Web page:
Beyond navigating ebbs and flows these macro industry movements and the bits and bytes these end-customer spawned trends offer, brands must also stay true to their unique differentiators, identity and successes with their current customers. For many Mega brands and manufacturers, an important heritage resides in these carefully created and curated legacies.
So how can corporations systematically approach this necessary balance between maintaining their current business and innovating for what customer may want in the future?
I believe cultivating this discipline starts with listening to customers. Personally, I have a penchant for meeting customers where they are. So for this research mission, I went on to interview and listen to actual customers.
I met with Meaghan Whalen, co-owner of Baltimore’s Fleurt Beauty Company. In addition to being an entrereneure, Meaghan is a licensed cosmetologist, skin connoisseure and professional make-up artist. For the last 8 years, she has shared her passion for make-up with and exercised her artistry on more than 5,000 faces.
I also interviewed Julia Hartgen, a trained aesthetician and professional make-up artist affiliated with the Shiseido group, specifically the Laura Mercier brand. She has spent 20 years in the industry as a practitioner and teacher, also working in a variety of leadership capacities both at department and specialty stores.
I spent an afternoon (and a couple hundred dollars) at my local Sephora retail store where I interacted with a handful of brand ambassadors and retail associates, all clearly passionate about their career, the industry and the company. I also spoke to some customers.
And I performed countless Google searches…
1. Focus on Lifestyle-Built, Powerful Products, for Everyone.
Standing in Sephora, I couldn’t help but wonder: with so many to choose from, which concealer am I? Do I really need two full-size products and a pair of brushes to camouflage my dark circles? What shade is closest to my skin tone? And what happens when I start sweating (if summer ever gets here…)?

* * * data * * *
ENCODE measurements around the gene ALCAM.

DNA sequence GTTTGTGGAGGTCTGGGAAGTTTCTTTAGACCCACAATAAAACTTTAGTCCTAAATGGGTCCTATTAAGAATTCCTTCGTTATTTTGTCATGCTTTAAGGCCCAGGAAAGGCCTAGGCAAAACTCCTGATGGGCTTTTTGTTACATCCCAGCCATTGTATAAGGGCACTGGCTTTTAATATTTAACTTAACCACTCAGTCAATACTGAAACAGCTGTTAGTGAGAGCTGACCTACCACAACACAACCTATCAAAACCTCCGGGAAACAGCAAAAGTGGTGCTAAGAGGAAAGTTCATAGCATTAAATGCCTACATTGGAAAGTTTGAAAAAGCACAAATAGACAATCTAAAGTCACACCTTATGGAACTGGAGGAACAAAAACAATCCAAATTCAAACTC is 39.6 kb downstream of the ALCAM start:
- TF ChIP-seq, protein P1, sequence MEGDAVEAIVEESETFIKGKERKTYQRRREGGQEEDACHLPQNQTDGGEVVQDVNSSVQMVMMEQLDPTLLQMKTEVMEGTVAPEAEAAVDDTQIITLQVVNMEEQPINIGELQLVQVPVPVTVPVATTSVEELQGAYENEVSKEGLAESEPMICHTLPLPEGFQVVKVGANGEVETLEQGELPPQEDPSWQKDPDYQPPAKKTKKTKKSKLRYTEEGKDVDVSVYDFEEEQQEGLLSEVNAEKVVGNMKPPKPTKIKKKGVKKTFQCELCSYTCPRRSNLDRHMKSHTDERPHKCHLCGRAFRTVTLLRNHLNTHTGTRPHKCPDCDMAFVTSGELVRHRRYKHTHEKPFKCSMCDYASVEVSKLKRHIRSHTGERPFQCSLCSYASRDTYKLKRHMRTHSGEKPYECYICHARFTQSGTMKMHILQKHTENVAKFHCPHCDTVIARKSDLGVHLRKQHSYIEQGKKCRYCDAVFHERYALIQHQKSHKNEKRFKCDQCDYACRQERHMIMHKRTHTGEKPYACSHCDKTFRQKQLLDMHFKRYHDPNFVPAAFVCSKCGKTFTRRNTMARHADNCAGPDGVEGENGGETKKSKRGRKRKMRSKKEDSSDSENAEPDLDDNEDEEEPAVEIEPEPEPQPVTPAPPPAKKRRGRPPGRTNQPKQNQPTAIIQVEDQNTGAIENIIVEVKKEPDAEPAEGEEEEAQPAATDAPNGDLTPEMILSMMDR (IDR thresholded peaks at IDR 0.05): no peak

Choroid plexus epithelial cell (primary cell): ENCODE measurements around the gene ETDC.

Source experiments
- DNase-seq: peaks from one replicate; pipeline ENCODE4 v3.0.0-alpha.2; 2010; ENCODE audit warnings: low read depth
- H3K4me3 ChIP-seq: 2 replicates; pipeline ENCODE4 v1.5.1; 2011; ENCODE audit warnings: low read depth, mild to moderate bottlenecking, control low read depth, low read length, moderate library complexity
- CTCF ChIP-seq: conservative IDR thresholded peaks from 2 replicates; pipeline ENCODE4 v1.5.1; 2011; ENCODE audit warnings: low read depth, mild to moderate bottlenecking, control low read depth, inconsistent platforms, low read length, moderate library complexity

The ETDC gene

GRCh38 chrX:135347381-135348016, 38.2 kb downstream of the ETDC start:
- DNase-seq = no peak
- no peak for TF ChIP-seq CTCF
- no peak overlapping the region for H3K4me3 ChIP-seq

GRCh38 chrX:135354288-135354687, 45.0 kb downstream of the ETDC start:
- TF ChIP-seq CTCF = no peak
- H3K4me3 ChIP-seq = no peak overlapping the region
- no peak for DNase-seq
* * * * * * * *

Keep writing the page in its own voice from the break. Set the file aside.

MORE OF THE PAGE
It’s no secret that consumers today are more mobile than ever before. We are also more concerned with reducing waste than ever before. And we are apparently busier than ever before. We need efficiently packaged multi-purpose products. For example, a refillable make-up remover that is also a night cream; a men’s moisturizer with a slight tint to it, packaged in a metal, squeezable tube; a concealer + setting powder with built-in brush applicators.
We need products that perform with the individual wearing them, considerate of climate, activities, skin type and context of application. For example, a date night might require a different formula than a day at the office; a photo shoot requires a different composition than a day in the sun.
We need to put the color back in cosmetics so that our products are available to everyone. Colors that cover the gamut of skin tones, like all 40 shades of Rhianna’s Fenty Beauty foundation. Everyone deserves a perfect match and a color palette that compliments their uniqueness.
2. Couple Human Contact with an Intimate Education
While there are plenty of make-up tutorials on YouTube (in fact, 45% of beauty videos are tutorials), that content is only really relevant to one person: the individual applying their own make up, making the video.
In real life, one size does not fit all. Far from it.
Every professional I talked to for this research project declared that they are in this business because they want to share the artistry of make-up with others and because they like making their customers feel good. Products turn into magic in the hands of these trained professionals: colors appropriately blended and skillfully applied to precious facial features can light up a visage; the right ingredients on specific skin types can solve often tricky situations; a careful and respectful discussion about routine can enable simple enhancements that make a hockey mom feel like a celebrity. These moments should occur where customers are already going to feel and try products, where the ritual of the make-up application can be honored and, if needed, redefined, where connection between individuals creates intimacy. On the ground, the field, in-market. At the physical point-of-sale.
3. Simplify with Classics
Sure, glitter sparkles, moon beams luster and glass shines. But those trends are not for everyone. And while I won’t argue that millennials play an important role in the future of the industry, Generation X and Baby Boomers still make up the majority of key cosmetics markets’ population. So, I’m thrilled Isabella Rossellini has reunited with Lancôme. I also love seeing Cover Girl Maye Musk everywhere. Where basics and simplicity meet, authenticity can be at its maximum. Beautiful, human interest stories come and can be told from that place… Classics can be reinvented. And doesn’t everyone loves a classic?
There has never been a better time in history to be a customer experience professional. Lucky me. After this research mission and report, I am more curious and enthusiastic than ever about potentially joining the cosmetics industry. I also aspire to turn this first look into a series.
Say something, go ahead!